Cantor compounded this with a late ad buy that showed signs of panic. “It gave [Brat] oxygen and it gave him sympathy. It was just a tactical mistake,” an unnamed Virginia Republican strategist told the Washington Post. “That’s when Brat went from being a guy that die-hard tea party people had heard about to being a guy that just ordinary conservatives driving around and listening to talk radio had heard about.”

Cantor may not be finished in politics, but he’s done as a Congressman. Thanks to a provision in Virginia’s electoral law, he can’t run as a write-in candidate. When you hand in your papers to run in a primary, you sign a statement that says you won’t run in the general election if you lose. Thus, Cantor is done. He’ll go off into the private sector and become a millionaire, and when Virginia’s 2017 gubernatorial rolls around, he might make a play for it.

As for the Republican Party in the House, the heir apparent to Speaker Boehner is not so apparent anymore. It’s like one of those medieval kingdoms where the king is old, and his only son has just died of some unexpected cause. The evil uncles, ambitious cousins and rebellious dukes are sharpening their knives.

The Republican Party’s civil war has gone on for years, and this just makes the hard right harder for the establishment to deal with. Moderate Republican New York Congressman and former supporter of the Irish Republican Army Peter King said on MSNBC last night, “We can’t allow Eric’s defeat last night allow the Ted Cruzes and the Rand Pauls to take over the party, or their disciples to take over the party. Because this is not conservatism to me. Shutting down the government is not being conservative.”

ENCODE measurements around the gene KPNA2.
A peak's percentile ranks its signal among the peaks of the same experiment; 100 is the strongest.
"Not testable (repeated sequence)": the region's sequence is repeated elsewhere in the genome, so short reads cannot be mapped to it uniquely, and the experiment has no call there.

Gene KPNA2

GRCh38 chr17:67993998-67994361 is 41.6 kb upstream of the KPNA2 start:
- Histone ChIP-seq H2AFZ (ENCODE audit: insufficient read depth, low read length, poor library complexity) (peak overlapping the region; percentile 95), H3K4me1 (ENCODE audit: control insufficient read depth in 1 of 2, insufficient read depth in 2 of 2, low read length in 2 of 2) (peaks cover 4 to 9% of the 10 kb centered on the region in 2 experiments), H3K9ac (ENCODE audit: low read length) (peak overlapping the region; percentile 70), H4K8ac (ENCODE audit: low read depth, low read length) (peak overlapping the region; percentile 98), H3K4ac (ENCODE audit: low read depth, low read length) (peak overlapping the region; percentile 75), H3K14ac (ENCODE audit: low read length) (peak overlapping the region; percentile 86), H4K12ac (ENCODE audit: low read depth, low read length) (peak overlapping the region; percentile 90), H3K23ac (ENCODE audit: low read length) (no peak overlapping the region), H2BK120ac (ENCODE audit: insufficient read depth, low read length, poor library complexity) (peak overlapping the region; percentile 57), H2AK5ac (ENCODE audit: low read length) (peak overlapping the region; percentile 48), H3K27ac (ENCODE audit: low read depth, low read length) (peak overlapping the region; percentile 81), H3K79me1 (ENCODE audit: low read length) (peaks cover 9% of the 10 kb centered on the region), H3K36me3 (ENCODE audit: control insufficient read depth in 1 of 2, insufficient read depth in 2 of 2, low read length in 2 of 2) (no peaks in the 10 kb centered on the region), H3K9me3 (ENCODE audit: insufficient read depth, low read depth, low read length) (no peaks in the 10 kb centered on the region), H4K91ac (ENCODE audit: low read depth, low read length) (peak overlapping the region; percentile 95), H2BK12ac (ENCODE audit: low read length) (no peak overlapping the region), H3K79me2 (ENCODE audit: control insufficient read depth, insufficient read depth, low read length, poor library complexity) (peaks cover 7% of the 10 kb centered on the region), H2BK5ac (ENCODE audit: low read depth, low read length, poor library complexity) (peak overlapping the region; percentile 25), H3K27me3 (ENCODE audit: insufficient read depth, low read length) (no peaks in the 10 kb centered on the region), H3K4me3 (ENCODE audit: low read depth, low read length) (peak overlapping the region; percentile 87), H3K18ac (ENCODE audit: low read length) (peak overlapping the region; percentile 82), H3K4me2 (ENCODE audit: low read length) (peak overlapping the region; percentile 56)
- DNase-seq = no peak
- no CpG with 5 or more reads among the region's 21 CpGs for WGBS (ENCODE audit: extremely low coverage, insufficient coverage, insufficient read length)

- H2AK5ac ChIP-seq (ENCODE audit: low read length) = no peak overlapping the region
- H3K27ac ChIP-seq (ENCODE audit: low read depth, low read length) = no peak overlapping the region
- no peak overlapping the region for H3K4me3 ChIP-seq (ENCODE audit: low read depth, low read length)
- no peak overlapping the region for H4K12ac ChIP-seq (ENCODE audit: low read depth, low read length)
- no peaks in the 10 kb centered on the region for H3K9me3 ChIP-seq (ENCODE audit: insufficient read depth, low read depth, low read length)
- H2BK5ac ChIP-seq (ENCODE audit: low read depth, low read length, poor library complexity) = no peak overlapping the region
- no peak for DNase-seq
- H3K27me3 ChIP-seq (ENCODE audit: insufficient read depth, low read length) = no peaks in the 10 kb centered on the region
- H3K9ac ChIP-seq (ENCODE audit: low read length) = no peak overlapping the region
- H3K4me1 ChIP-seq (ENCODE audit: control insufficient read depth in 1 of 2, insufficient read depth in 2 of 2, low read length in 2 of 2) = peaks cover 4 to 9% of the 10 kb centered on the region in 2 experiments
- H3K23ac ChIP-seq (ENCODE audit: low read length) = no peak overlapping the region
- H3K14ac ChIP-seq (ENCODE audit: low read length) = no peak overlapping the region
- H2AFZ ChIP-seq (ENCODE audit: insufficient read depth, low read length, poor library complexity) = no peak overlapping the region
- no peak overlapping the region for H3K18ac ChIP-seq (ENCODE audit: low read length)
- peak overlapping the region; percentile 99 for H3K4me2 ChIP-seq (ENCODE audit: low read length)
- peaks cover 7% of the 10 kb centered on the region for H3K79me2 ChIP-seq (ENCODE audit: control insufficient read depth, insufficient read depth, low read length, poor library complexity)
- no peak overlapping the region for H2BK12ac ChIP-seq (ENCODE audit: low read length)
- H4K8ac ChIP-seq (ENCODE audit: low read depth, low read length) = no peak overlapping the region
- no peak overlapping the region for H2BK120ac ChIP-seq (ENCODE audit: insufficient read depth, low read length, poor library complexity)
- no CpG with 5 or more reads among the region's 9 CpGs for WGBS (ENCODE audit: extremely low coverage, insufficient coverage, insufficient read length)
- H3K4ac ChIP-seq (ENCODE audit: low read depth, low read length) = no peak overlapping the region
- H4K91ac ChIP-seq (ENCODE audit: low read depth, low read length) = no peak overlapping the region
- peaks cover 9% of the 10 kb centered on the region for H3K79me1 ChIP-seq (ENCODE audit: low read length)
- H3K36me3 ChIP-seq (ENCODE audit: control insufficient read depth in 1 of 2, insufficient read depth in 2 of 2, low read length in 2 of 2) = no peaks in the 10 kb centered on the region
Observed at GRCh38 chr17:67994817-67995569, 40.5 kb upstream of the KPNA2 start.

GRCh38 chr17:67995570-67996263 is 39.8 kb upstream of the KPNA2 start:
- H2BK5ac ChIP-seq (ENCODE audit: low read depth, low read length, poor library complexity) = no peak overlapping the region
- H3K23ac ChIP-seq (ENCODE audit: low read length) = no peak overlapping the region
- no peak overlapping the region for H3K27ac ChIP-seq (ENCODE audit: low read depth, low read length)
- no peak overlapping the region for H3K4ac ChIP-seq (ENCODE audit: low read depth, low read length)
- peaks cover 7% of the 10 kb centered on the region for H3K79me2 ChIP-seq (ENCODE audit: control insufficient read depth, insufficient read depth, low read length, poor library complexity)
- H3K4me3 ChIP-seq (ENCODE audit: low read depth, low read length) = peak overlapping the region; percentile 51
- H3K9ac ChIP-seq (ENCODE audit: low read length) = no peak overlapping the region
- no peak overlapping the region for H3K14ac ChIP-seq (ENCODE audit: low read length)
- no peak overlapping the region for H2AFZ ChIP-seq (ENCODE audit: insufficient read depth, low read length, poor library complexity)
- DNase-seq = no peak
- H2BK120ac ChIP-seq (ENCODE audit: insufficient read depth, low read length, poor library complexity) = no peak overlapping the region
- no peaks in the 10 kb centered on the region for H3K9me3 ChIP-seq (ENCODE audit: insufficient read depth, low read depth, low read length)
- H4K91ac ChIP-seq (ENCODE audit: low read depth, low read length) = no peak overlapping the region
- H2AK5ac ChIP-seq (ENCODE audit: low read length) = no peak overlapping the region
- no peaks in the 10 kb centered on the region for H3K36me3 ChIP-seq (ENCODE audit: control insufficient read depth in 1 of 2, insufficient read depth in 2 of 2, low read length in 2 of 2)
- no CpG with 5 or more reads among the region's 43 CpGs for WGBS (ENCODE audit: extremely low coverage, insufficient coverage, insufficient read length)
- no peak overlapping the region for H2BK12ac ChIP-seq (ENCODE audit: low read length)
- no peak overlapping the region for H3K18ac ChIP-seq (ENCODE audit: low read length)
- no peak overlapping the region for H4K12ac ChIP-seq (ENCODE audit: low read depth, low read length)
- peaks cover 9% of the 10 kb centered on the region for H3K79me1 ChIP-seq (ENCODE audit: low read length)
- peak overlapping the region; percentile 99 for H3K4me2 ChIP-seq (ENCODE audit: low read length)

He added, “I don’t know where we go now as a party, I’m very concerned that we may go all the way to the right.”

Where the party goes will be determined in large part by who succeeds Cantor as Majority Leader. Eric McCarthy of California is Majority Whip, and so he ranks right behind Cantor in the party hierarchy. He is in the same mold as Cantor in my opinion. However, he will certainly face a challenge from the chairman of the rules committee, Pete Sessions of Texas, whom he defeated in the race for the job a while ago. Sessions is more Tea Party than McCarthy.

Illinois’ Peter Roskam is the deputy majority whip, and he will fall in line with McCarthy so as to become chief whip if McCarthy prevails. Opposing him is likely to be Steve Scalise of Louisiana, who leads the conservative Republican Study Committee and argues that there is no red-state voice in the leadership at the moment.

Other players here are: Cathy McMorris Rodgers of Washington state, currently the fourth-ranking Republican and relative moderate; Jeb Hensarling of Texas, the head of the House Financial Services Committee; and Ohio’s Jim Jordan, a former RSC head and pal of Boehner’s. They may not run for anything, but there are many who will follow their leads.

One thing is certain, the Democrats just got an early Christmas present: Cantor’s head on a silver platter.

Jeff Myhre is a contributing journalist for TheBlot Magazine